Vegetable Gardening at Home: How To Grow Bok Choy In Containers


Scientific Name: Brassica rapa subsp. chinensis
Family: Brassicaceae (Cabbage family)

How to grow Bok Choy in containers is fairly easy. But before that, a little background. The word Bok Choy comes from a Chinese term that literally translates to “blue-green vegetable.” And if you stare at the dark green leaves of this vegetable, you may indeed detect a bluish hue. A mainstay in Chinese cuisine, this has very low calories (20 calories per cup!), and is full of Vitamins A, C, and K, and lots of minerals like Potassium and Calcium.

How to grow Bok Choy in containers

Bok choy can grow quite well in 1.5L soda bottles.

Tips on how to grow Bok Choy in containers

When growing Bok Choy in containers in your home garden, keep in mind the following tips:

  1. Use containers that are at least 15 cm (6 inches) deep. In my experience, 1.5 liter soda bottles seem to work fine.
  2. Well-drained, loamy soil is best. These plants hate watery soil
  3. Germinate seeds in a seedling tray.
  4. Transfer seedlings to containers when at least 2 or 3 true leaves have appeared. Make sure to keep that the center of the whorl where the new leaves appear above the soil level.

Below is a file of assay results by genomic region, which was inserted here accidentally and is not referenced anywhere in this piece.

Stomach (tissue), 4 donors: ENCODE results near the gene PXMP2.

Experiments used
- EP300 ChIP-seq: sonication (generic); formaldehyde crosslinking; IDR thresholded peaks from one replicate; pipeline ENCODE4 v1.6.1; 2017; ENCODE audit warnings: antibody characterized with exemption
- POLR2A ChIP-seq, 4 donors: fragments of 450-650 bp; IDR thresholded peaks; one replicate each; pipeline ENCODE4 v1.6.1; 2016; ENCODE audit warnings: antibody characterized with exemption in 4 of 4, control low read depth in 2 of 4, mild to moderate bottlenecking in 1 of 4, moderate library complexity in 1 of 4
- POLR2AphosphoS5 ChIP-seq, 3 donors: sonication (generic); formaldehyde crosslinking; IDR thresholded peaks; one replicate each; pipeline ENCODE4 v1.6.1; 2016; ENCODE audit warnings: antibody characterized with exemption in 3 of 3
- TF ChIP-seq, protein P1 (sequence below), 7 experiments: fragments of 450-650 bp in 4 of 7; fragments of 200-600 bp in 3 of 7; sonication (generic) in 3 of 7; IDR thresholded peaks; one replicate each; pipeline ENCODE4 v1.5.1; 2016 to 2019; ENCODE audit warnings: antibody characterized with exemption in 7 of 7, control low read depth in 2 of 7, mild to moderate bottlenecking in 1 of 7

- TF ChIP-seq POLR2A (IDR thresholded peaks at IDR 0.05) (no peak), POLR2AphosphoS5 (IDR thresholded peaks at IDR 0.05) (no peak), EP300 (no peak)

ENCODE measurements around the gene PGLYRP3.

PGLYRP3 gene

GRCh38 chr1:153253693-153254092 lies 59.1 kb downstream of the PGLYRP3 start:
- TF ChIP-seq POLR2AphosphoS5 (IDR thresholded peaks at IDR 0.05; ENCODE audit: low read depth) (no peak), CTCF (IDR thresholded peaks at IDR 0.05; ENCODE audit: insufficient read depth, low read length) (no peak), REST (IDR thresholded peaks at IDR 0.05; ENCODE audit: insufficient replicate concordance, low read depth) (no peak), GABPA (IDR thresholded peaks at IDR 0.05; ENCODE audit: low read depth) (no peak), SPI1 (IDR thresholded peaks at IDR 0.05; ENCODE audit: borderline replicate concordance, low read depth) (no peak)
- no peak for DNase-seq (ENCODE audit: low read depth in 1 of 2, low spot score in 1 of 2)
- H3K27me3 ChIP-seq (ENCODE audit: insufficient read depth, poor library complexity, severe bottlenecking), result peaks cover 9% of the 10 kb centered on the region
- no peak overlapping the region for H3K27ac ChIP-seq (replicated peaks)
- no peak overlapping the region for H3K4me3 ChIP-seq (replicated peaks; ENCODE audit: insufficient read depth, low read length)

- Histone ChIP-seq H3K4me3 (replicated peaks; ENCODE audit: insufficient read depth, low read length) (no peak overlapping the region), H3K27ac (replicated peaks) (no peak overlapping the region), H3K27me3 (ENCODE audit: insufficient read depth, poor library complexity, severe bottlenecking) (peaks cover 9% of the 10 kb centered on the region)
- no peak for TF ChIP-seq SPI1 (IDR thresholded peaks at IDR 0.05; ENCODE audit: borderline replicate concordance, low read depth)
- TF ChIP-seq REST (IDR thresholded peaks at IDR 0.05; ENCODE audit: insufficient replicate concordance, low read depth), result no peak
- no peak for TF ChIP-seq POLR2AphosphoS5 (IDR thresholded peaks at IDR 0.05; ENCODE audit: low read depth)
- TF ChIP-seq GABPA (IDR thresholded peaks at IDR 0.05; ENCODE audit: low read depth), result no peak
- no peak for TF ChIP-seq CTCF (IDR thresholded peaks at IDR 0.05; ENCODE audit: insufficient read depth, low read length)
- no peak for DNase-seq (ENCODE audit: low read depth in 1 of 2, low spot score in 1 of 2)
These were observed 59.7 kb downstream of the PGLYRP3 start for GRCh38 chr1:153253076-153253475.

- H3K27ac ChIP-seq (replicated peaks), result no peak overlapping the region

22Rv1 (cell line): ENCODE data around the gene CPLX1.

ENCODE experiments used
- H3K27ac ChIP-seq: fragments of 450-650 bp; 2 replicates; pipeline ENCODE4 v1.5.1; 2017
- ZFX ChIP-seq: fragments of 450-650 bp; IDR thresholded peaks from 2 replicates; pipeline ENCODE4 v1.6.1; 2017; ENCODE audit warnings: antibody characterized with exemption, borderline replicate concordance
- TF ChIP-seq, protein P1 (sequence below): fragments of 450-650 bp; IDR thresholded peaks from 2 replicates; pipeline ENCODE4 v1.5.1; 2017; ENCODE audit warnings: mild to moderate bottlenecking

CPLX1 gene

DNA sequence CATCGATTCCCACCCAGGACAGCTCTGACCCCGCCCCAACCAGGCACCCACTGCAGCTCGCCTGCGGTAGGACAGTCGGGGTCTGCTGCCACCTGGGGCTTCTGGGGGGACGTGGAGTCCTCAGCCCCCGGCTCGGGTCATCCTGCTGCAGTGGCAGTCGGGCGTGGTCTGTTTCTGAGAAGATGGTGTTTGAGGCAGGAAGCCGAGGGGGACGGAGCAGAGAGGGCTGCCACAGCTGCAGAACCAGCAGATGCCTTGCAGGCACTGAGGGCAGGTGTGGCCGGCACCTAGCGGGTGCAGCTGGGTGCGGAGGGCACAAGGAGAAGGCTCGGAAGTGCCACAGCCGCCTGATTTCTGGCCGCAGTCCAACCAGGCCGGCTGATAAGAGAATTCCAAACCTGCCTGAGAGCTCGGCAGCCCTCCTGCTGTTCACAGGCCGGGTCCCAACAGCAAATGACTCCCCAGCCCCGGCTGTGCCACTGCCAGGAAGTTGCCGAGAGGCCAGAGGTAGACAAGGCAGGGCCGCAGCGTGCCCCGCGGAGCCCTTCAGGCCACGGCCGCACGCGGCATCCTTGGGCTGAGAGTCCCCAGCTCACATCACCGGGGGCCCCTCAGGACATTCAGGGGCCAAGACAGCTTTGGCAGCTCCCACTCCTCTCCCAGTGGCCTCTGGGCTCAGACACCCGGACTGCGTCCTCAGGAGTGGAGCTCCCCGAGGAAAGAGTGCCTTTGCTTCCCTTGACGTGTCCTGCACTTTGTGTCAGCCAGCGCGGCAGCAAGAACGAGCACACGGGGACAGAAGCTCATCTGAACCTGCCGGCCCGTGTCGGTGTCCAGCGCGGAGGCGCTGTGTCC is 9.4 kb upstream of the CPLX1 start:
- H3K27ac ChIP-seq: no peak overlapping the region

5. Keep plants in sunny area with at least 6 hours of daylight.
  6. Never allow soil to dry up. These plants wilt easily.
  7. To avoid cabbage worms, loopers, etc., you may choose to cover plants with a net or spray with an organic pesticide.
  8. Harvest only outer large leaves to keep the supply going for a longer time.

Note: These tips on how to grow bok choy in containers are based on my experience. Other gardeners sow the seeds directly in the pots. I prefer to transfer so that the hypocotyl (lower stem) can be planted below soil level (see photo below).

bok choy seedlings

Bok choy seedling showing hypocotyl. I prefer sowing before transplanting, so the lower part of the stem can be planted below soil (Photo courtesy of gardentowok).

How to grow bok choy in containers successfully may take a little bit of dedication, but it’s a rewarding experience to have readily available fresh, chemical-free Chinese greens at home. The challenge lies in keeping the cabbage worms at bay. Make sure to harvest before they proliferate in your area.

Stir fried Bok Choy

Use minimal ingredients to bring out the mild flavor of bok choy (Courtesy of Not Just Baked)

Cooking Suggestions for Bok Choy
  • Stir-fried is still the most popular. Use minimal ingredients (garlic and soy sauce) to retain the delicate flavor.
  • Boiled in soups, like the Filipino “Nilaga” or “Pochero”.
  • As ingredient in stews, like “Kare-kare”, a type of peanut stew.
  • Chopped and eaten raw with tomatoes, onions, and vinaigrette dressing.


Pointers for growing culinary herbs in containers

My gardening hobby has piqued the interest of some of my friends, and quite a few of them have sent me personal messages about it. They’ve asked questions that range from simple identification of species to tips on how to grow vegetables. But one of the most commonly asked questions is how to grow culinary herbs.